Europe Launches Broadband Satellite
Europe has launched the first satellite dedicated to delivering broadband services.
The Hylas spacecraft is designed to work in remote locations, also known as “hotspots,” such as rural villages where it is currently not possible to get a fast Internet connection.
The satellite was successfully placed into orbit 34 minutes after its launch from the Kourou spaceport in French Guiana on an Arian 5 rocket.
Hylas signal was picked up almost immediately at an antenna located in India.
The satellite is a commercial venture operated by start-up Avanti Communications of London, but the spacecraft itself incorporates technology developed with public funding through the European Space Agency (ESA).
“It is a fairly small spacecraft but rather capable,” ESA’s Hylas project manager Andrea Cotellessa told BBC News.
“The payload has flexibility to reallocate bandwidth and power in each of the eight spot beams that cover key market areas selected by Avanti.”
“Normally, satellites have this frequency plan fixed at the design stage and it can’t be changed in orbit.”
“On Hylas, this can be done at any moment in time from the control centre. This agility is important because it will allow Avanti to keep up with market evolution.”
Hylas was prepared at the Portsmouth, U.K. factory of EADS Astrium, Europe’s largest space company, and in Bangalore by Antrix, which is a commercial arm of the Indian space agency (ISRO).
The spacecraft will operate in the KA radio band and deliver broadband services to about 35,000 subscribers.
Hylas will be offering up to 10Mbps to its users.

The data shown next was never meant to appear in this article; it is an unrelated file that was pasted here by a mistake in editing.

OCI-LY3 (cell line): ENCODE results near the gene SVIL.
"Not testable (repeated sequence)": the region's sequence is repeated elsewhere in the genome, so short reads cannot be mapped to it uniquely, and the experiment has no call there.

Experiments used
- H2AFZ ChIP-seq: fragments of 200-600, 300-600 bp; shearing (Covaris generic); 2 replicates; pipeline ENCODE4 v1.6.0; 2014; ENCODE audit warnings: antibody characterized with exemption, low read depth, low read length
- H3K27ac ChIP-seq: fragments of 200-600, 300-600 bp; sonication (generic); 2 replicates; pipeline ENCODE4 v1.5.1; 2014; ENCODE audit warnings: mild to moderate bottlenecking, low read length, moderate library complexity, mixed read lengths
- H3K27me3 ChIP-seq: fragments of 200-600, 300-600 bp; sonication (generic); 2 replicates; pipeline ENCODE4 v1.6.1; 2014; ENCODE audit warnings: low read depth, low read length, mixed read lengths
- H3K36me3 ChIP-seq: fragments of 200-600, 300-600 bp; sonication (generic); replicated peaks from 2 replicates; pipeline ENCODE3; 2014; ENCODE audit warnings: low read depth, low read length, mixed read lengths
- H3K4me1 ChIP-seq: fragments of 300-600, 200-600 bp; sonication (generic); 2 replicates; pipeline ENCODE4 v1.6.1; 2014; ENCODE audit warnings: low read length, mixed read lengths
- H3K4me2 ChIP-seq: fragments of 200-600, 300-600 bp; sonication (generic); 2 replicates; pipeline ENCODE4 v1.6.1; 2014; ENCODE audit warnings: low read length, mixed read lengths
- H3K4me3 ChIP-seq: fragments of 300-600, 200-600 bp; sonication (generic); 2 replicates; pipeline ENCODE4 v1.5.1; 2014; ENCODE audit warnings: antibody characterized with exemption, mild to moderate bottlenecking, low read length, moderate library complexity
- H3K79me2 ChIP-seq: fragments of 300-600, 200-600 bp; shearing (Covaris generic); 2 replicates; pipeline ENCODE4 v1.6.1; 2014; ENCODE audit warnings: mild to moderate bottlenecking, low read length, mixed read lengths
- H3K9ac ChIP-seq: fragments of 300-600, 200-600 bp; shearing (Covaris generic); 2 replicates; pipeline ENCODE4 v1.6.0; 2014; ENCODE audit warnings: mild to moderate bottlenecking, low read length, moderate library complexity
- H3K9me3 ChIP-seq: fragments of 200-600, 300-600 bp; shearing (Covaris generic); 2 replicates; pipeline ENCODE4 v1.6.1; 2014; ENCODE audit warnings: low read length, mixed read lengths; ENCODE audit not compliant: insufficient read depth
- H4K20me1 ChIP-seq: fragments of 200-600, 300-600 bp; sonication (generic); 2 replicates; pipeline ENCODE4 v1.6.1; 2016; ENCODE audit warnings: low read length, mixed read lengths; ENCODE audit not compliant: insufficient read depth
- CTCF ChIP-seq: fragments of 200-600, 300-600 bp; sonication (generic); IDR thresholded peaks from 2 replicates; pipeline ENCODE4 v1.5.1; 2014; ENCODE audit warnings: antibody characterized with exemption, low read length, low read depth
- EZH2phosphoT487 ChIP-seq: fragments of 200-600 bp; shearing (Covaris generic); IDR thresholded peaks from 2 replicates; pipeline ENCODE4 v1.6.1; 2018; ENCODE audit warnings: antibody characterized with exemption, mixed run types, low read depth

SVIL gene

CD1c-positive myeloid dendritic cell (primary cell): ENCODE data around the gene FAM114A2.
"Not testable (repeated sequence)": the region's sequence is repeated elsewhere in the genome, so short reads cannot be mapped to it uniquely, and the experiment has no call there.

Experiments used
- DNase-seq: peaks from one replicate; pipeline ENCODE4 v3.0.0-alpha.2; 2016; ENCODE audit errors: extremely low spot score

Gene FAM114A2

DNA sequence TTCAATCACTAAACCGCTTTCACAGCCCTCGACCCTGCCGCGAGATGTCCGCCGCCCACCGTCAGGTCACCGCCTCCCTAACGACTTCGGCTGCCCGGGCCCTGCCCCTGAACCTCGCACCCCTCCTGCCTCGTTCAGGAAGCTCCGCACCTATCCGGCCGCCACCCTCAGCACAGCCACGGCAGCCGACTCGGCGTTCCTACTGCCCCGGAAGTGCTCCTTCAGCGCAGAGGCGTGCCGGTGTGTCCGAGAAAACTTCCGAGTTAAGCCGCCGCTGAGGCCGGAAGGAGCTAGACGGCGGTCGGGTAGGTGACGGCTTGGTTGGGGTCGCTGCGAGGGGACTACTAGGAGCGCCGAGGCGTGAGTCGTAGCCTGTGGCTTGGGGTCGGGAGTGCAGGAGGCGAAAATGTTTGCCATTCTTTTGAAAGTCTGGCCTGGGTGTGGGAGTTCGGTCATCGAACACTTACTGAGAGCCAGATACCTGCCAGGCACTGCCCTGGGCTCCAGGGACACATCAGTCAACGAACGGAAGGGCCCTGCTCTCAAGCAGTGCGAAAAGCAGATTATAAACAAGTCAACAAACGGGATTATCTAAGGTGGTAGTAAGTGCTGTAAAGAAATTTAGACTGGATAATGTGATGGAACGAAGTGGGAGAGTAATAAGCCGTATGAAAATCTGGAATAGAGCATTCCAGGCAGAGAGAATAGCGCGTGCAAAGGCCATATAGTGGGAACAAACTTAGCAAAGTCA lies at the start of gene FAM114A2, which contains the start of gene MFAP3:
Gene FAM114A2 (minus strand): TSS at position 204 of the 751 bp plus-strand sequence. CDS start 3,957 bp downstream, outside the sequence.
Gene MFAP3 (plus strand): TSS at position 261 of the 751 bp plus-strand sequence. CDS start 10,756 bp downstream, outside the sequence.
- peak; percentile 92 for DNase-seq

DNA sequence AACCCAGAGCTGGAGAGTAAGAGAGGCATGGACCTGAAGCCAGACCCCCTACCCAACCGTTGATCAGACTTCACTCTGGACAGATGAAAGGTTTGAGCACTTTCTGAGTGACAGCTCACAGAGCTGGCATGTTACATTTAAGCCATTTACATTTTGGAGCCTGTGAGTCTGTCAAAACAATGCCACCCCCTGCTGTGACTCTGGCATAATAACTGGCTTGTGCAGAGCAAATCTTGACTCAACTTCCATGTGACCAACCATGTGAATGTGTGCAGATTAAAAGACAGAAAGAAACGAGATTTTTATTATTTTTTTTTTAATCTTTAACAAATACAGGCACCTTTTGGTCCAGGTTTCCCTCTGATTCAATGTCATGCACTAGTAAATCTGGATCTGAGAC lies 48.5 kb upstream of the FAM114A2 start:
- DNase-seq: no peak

“Now that we’ve got this satellite access, we’ll be able to get fast broadband for the first time [in notspots],” the British Science Minister David Willetts said.
“There’ll be farmers, hotels, houses in the Lake District, in Scotland and parts of Cornwall that haven’t been able to get broadband before; but now this satellite will deliver it. That brings them all online and that’s something the coalition government is really committed to,” he told BBC News.
Avanti CEO David Williams told BBC that the company has big plans for the future.
“Hylas-1 is the first of what will be many satellites,” he explained. “We’ve already got our second satellite under construction at the moment and that launches in about 15 months’ time.
“That will put more capacity into the UK but also it puts new capacity into new areas in Africa and the Middle East. And then we are planning more satellites for Latin America, India and other parts of Asia.”
Image Caption: Hylas spacecraft aboard Arian 5 rocket, ready for launch. (Image courtesy: Avanti Communications Group/ESA)
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